Increasing use of the renminbi outside China by residents of the rest of the world has focused attention on the financial developments that come along with this process. Global use of a currency transforms its money and bond markets, as offshore trading gains weight. When such trading spreads across time zones, so does exchange of the currency against other currencies. How does this diffusion proceed?
When the dollar, Deutsche mark and yen became widely used currencies, no broad surveys of foreign exchange (FX) tracked their diffusion processes. But, in 2013 and 2016, surveys captured trading in the currencies of major emerging market economies (EMEs) in dozens of locations. This study uses these two Triennial Central Bank Surveys of Foreign Exchange and Over-the-Counter (OTC) Derivatives Market Activity to study the geographical diffusion of nascent international currencies.
The study investigates a particular pattern of diffusion. We observe that the geographical distribution of US dollar trading resembles that of the yen, although the two currencies play different roles. We propose that currencies in the process of internationalising converge to the same global distribution. That is, for EME currencies, a lot of trading initially occurs at home and in the nearest big financial centre. Over time, FX trading spreads across the time zones to close the gap between this regional focus and the global distribution. This end-point – an international currency trading everywhere in proportion to other currencies – accords with the key vehicle currency role played by the dollar, particularly in swaps.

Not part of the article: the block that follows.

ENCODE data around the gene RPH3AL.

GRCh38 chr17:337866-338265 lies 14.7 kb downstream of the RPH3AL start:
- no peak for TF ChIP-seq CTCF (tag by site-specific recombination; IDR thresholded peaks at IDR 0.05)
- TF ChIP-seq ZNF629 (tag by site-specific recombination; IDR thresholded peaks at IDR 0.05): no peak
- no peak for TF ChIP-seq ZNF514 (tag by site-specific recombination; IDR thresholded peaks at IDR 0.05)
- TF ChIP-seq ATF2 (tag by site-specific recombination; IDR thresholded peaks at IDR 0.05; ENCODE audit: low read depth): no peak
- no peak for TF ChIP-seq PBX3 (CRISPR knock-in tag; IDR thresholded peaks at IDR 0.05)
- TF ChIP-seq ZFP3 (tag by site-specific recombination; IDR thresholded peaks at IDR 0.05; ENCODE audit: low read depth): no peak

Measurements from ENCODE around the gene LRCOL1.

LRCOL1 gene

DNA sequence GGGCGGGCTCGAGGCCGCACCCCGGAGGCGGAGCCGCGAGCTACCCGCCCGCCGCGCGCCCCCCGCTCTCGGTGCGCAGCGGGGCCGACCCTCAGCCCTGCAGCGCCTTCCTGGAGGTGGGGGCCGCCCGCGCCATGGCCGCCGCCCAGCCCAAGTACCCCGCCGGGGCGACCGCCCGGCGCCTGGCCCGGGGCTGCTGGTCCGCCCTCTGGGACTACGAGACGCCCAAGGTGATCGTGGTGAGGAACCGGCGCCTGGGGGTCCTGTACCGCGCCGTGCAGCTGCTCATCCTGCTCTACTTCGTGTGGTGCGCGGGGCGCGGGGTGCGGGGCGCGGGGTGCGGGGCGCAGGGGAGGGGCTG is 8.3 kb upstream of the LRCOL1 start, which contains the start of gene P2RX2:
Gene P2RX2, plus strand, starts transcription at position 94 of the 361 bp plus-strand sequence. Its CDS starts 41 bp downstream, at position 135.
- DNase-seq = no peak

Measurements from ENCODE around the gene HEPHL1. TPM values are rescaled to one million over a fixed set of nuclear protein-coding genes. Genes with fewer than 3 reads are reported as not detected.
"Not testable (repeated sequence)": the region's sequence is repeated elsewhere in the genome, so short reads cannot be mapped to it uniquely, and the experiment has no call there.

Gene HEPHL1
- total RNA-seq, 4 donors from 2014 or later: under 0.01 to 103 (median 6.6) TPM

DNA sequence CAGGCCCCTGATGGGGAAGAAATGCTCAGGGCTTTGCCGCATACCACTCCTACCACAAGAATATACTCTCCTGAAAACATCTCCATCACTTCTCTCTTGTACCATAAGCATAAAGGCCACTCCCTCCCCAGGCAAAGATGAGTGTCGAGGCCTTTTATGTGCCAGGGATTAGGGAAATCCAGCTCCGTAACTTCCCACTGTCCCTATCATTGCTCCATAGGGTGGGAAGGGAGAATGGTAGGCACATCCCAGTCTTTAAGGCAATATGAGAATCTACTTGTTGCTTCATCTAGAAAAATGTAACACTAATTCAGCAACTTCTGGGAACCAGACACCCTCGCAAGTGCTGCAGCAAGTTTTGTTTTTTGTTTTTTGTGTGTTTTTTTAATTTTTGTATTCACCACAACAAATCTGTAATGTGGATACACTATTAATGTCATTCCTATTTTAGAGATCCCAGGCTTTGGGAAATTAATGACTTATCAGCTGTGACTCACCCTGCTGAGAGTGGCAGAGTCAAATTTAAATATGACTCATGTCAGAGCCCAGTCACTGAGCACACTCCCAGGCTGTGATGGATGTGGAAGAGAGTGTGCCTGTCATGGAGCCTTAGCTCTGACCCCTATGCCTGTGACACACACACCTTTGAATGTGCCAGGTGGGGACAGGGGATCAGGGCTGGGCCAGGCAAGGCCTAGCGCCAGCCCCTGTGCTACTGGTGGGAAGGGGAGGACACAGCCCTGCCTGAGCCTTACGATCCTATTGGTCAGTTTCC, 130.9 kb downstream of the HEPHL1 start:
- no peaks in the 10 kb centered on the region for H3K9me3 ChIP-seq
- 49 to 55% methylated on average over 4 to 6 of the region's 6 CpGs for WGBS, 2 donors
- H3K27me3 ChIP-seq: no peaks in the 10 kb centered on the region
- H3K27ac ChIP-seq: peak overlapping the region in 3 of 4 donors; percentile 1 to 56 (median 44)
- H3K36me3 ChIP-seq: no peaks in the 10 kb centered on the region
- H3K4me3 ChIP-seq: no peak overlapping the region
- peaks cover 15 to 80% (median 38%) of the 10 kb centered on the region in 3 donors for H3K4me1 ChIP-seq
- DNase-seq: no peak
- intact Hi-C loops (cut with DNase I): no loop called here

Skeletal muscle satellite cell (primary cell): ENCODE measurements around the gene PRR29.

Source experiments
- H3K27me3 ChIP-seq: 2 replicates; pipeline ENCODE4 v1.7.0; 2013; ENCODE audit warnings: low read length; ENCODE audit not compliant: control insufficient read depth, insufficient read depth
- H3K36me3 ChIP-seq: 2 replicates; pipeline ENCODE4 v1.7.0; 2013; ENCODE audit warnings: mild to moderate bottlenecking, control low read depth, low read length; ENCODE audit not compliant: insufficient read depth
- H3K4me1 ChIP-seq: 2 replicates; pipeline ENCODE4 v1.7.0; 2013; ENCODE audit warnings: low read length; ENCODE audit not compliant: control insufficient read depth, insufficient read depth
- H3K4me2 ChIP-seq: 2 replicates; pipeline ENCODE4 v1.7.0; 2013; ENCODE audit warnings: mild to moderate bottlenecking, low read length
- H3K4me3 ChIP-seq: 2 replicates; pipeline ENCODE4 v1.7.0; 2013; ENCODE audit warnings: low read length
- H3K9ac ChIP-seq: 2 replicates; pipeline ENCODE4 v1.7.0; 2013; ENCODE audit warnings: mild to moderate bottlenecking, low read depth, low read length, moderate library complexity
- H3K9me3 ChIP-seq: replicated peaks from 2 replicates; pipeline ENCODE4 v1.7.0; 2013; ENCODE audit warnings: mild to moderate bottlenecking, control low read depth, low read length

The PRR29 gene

We find that the trading of major EME currencies spreads according to this pattern. In particular, the Chinese renminbi, the Mexican peso, the Indian rupee and the Korean won all follow the same pattern. The renminbi shows the fastest diffusion among these. For the renminbi, the Asian centres that had a head start in trading are tending to lose ground to centres in Europe and the Americas.